iv. 321; cf. Grosart, iv. 338-53). The anger of the supporters of the bill is the best testimony to the effectiveness of this speech. Two days later, on the pretext that Marvell had struck another member and disputed the Authority of the speaker, it was moved that he should be sent to the Tower, but there proved to be so little foundation for the charge that the motion was dropped (Grey, iv. 328).
Marvell's political influence was due more to his writings than to his action in parliament, and the value of his parliamentary position consisted in the unequalled opportunities it gave him for observing contemporary politics. His letters to his constituents Are, as a rule, simply a colourless record of facts, but in a few to private friends he speaks out. He notes the king's continual demands for money and his squanderings of the public treasure. One of his happiest pieces of prose satire is a sham speech of Charles II on the state, of his finances (Grosart, ii. 431). In one letter he complains that all promotions, spiritual and temporal, pass under the cognisance of the Duchess of Cleveland; in another, that those ministers are most in favour who, like Lauderdale, deserved a halter rather than a garter. Abroad, he says, 'we truckle to France in all things to the prejudice of our honour;' at home 'the Court is at the highest pitch of want and luxury, and the people full of discontent. Never had any poor people so many complicated mortal incurable and dangerous diseases' (ib. pp. 314, 390, 392, 395).
Parliament, which should have cured these ills, had become the subservient tool of the government. ' In such a conjuncture,' writes Marvell in 1670, ' what probability is there of my doing anything to the purpose ? ' He came to despair of effecting anything by parliamentary action. ' We are all venal cowards except some few,' The old 'country party,' which he had celebrated in his ' Last Instructions to a Painter ' (11. 240-306), was now broken up, and the ranks of the ' constant courtiers' had been so swelled by ' apostate patriots ' that it ' was a mercy they give not away the whole land and liberty of England' (Grosart, ii. 317, 320, 394).
Wrath at the degradation of his country and at the seeming hopelessness of the struggle explains the bitterness of Marvell's satires. Any weapon seemed legitimate, and every scandal was pressed into his verses. The satires show the development of his political opinions. In 1667 he attacked Clarendon and the court party, and hoped that with a change of ministers all would jet go well again. By 1674 he had discovered that the secret of the misgovernment of England was the king's character: 'for one man's weakness a whole nation bleeds.' In 1672 he held that Charles, with all his faults, was preferable to his bigoted brother, but in 1675 he had come to the conclusion that things would never be better till the reign of the house of Stuart was ended. Instead of constitutional monarchy he preached republicanism, and held up the republics of Rome and Venice as patterns to England.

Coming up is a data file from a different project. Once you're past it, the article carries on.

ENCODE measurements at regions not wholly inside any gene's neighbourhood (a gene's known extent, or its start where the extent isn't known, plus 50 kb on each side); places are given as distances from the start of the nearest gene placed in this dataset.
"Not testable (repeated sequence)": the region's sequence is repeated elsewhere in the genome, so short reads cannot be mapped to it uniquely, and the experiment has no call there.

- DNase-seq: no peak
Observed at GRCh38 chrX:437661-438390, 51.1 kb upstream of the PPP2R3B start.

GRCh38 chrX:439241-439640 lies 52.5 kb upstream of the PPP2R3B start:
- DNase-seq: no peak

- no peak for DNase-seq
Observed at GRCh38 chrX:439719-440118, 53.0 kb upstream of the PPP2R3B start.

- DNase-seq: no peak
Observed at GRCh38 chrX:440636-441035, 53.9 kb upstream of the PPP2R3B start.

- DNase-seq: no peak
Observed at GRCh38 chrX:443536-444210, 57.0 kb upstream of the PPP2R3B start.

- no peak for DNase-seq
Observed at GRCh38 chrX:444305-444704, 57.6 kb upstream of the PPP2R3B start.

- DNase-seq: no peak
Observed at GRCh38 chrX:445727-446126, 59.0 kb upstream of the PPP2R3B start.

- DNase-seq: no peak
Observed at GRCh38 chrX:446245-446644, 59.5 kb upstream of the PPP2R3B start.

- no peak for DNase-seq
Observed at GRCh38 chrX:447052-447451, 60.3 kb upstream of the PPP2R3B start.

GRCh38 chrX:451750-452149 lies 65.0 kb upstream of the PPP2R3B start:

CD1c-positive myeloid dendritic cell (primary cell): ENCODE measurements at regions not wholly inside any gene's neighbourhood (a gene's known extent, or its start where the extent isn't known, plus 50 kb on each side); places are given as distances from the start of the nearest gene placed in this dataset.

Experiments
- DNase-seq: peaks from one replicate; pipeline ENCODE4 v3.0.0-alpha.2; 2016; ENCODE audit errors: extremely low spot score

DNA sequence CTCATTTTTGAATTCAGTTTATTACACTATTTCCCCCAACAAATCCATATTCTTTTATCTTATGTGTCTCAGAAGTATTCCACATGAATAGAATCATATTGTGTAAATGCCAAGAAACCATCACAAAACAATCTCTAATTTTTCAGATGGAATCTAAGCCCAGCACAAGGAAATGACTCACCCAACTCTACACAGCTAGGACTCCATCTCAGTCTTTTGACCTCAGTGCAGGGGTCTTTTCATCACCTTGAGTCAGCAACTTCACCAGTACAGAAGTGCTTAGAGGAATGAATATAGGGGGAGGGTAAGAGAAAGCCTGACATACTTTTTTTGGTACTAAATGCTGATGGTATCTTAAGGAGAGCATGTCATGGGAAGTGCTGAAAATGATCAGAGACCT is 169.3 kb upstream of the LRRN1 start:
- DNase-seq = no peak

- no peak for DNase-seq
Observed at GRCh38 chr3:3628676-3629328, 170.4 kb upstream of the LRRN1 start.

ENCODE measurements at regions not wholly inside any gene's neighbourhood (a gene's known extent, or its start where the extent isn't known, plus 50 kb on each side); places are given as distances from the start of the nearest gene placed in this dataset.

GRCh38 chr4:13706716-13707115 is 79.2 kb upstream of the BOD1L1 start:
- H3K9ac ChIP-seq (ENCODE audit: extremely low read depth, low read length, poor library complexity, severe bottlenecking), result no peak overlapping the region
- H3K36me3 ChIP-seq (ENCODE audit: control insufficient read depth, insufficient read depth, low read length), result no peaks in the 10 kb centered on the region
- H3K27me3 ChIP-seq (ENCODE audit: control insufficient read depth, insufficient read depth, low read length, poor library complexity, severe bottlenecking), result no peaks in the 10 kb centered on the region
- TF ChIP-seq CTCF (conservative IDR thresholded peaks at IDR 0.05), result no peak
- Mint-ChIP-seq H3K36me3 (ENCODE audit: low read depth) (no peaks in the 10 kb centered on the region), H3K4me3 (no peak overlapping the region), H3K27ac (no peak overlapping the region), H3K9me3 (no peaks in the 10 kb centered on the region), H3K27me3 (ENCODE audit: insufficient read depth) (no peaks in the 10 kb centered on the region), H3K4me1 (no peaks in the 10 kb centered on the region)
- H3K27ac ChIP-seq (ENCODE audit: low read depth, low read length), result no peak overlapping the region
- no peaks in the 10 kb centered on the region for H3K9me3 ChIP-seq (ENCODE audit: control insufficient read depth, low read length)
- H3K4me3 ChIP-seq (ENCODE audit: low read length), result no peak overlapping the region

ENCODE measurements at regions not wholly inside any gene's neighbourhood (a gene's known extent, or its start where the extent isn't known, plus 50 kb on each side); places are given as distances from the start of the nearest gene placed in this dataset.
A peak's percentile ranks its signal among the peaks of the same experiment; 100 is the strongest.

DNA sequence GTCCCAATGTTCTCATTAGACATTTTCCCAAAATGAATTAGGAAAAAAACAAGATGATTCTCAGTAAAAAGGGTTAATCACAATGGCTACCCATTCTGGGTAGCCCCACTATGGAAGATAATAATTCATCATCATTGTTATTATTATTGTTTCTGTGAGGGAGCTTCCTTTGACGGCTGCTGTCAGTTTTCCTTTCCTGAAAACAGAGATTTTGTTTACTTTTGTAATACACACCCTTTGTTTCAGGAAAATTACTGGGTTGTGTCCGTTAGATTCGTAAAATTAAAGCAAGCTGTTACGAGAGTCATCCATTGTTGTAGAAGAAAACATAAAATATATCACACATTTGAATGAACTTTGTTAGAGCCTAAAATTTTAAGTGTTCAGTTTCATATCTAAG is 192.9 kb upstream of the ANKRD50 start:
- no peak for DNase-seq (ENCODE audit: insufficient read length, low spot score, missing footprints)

Satires so outspoken were necessarily printed in secret or circulated in manuscript, but on one question Marvell found opportunity to appear more openly and reach a wider audience. The oppressive ecclesiastical policy of the government was notoriously the work of the ministers and the episcopal-cavalier party rather than the king, and it might be assailed with less danger and more prospect of success than civil tyranny. The most prominent champion of intolerance was Samuel Parker [q. v.], afterwards bishop of Oxford, who published in 1670 'A Discourse of Ecclesiastical Polity, wherein the Authority of the Civil Magistrate in matters of External Religion is asserted, the mischiefs and inconveniences of Toleration are represented, and all pretences pleaded in behalf of Liberty of Conscience fully answered.' This was followed by two other anti-non-conformist pamphlets, 'A Defence and Continuation of Ecclesiastical Polity,' 1671, and in 1672 by a preface to Bramhall's ' Vindication of himself and the Episcopal Clergy from the Presbyterian Charge of Popery.' Parker wrote, as Baxter complains, ' the most scornfully and rashly and profanely and cruelly against the nonconformists of any man that ever yet assaulted them.' Marvell undertook to answer Parker, and not to merely defend the principle of liberty of conscience, but, in Wood's phrase, ' to clip the wings ' of Parker for the future. With this intent he published in 1672 and 1673 the two parts of the 'Rehearsal Transprosed.' The title was suggested by the Duke of Buckingham's ' Rehearsal,' and Parker is throughout dubbed Mr. Bayes, on account of his supposed resemblance in character and style to the hero of Buckingham's play. In this, as in all Marvell's pamphlets, there are occasional passages of grave and vigorous eloquence, out in dealing with Parker he 'relied more on ridicule.' This pen-combat between our author and Marvell,' says Wood, 'was briskly managed, with as much smart cutting and satirical wit on both sides as any other perhaps of late hath been, they endeavouring by all the methods imaginable,